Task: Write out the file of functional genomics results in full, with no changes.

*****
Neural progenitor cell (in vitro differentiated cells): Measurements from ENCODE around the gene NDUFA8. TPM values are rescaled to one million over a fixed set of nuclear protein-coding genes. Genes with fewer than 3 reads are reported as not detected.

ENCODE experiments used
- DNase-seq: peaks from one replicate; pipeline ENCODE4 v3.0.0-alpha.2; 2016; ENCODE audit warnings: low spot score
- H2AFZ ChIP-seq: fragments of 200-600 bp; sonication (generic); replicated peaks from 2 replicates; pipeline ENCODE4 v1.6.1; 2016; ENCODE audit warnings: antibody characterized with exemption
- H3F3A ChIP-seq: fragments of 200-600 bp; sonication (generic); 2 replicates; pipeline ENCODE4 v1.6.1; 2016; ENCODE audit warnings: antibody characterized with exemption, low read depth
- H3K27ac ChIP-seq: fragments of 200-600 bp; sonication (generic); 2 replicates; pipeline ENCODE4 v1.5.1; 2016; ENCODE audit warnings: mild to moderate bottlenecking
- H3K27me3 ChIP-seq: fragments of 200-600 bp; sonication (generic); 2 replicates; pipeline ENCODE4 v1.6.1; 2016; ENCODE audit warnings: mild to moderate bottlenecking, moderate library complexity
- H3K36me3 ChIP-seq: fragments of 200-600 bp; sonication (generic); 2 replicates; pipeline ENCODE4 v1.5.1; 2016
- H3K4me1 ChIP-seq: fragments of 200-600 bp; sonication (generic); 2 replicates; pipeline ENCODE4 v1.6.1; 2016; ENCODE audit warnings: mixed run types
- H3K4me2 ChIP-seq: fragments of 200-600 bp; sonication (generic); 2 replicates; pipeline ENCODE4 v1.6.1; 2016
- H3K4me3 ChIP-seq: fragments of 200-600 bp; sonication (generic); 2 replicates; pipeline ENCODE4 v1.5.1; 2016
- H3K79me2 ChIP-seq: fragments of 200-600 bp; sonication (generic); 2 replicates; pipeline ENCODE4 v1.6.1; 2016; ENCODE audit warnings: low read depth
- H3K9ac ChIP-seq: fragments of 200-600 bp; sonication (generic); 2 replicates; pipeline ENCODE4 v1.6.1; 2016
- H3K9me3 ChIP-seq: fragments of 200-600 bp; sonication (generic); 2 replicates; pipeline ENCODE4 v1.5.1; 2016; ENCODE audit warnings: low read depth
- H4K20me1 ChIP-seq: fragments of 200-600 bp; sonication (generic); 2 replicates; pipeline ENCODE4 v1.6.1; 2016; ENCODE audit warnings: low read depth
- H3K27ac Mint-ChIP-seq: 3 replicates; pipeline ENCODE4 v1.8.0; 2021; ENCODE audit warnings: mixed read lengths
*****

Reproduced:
Neural progenitor cell (in vitro differentiated cells): Measurements from ENCODE around the gene NDUFA8. TPM values are rescaled to one million over a fixed set of nuclear protein-coding genes. Genes with fewer than 3 reads are reported as not detected.

ENCODE experiments used
- DNase-seq: peaks from one replicate; pipeline ENCODE4 v3.0.0-alpha.2; 2016; ENCODE audit warnings: low spot score
- H2AFZ ChIP-seq: fragments of 200-600 bp; sonication (generic); replicated peaks from 2 replicates; pipeline ENCODE4 v1.6.1; 2016; ENCODE audit warnings: antibody characterized with exemption
- H3F3A ChIP-seq: fragments of 200-600 bp; sonication (generic); 2 replicates; pipeline ENCODE4 v1.6.1; 2016; ENCODE audit warnings: antibody characterized with exemption, low read depth
- H3K27ac ChIP-seq: fragments of 200-600 bp; sonication (generic); 2 replicates; pipeline ENCODE4 v1.5.1; 2016; ENCODE audit warnings: mild to moderate bottlenecking
- H3K27me3 ChIP-seq: fragments of 200-600 bp; sonication (generic); 2 replicates; pipeline ENCODE4 v1.6.1; 2016; ENCODE audit warnings: mild to moderate bottlenecking, moderate library complexity
- H3K36me3 ChIP-seq: fragments of 200-600 bp; sonication (generic); 2 replicates; pipeline ENCODE4 v1.5.1; 2016
- H3K4me1 ChIP-seq: fragments of 200-600 bp; sonication (generic); 2 replicates; pipeline ENCODE4 v1.6.1; 2016; ENCODE audit warnings: mixed run types
- H3K4me2 ChIP-seq: fragments of 200-600 bp; sonication (generic); 2 replicates; pipeline ENCODE4 v1.6.1; 2016
- H3K4me3 ChIP-seq: fragments of 200-600 bp; sonication (generic); 2 replicates; pipeline ENCODE4 v1.5.1; 2016
- H3K79me2 ChIP-seq: fragments of 200-600 bp; sonication (generic); 2 replicates; pipeline ENCODE4 v1.6.1; 2016; ENCODE audit warnings: low read depth
- H3K9ac ChIP-seq: fragments of 200-600 bp; sonication (generic); 2 replicates; pipeline ENCODE4 v1.6.1; 2016
- H3K9me3 ChIP-seq: fragments of 200-600 bp; sonication (generic); 2 replicates; pipeline ENCODE4 v1.5.1; 2016; ENCODE audit warnings: low read depth
- H4K20me1 ChIP-seq: fragments of 200-600 bp; sonication (generic); 2 replicates; pipeline ENCODE4 v1.6.1; 2016; ENCODE audit warnings: low read depth
- H3K27ac Mint-ChIP-seq: 3 replicates; pipeline ENCODE4 v1.8.0; 2021; ENCODE audit warnings: mixed read lengths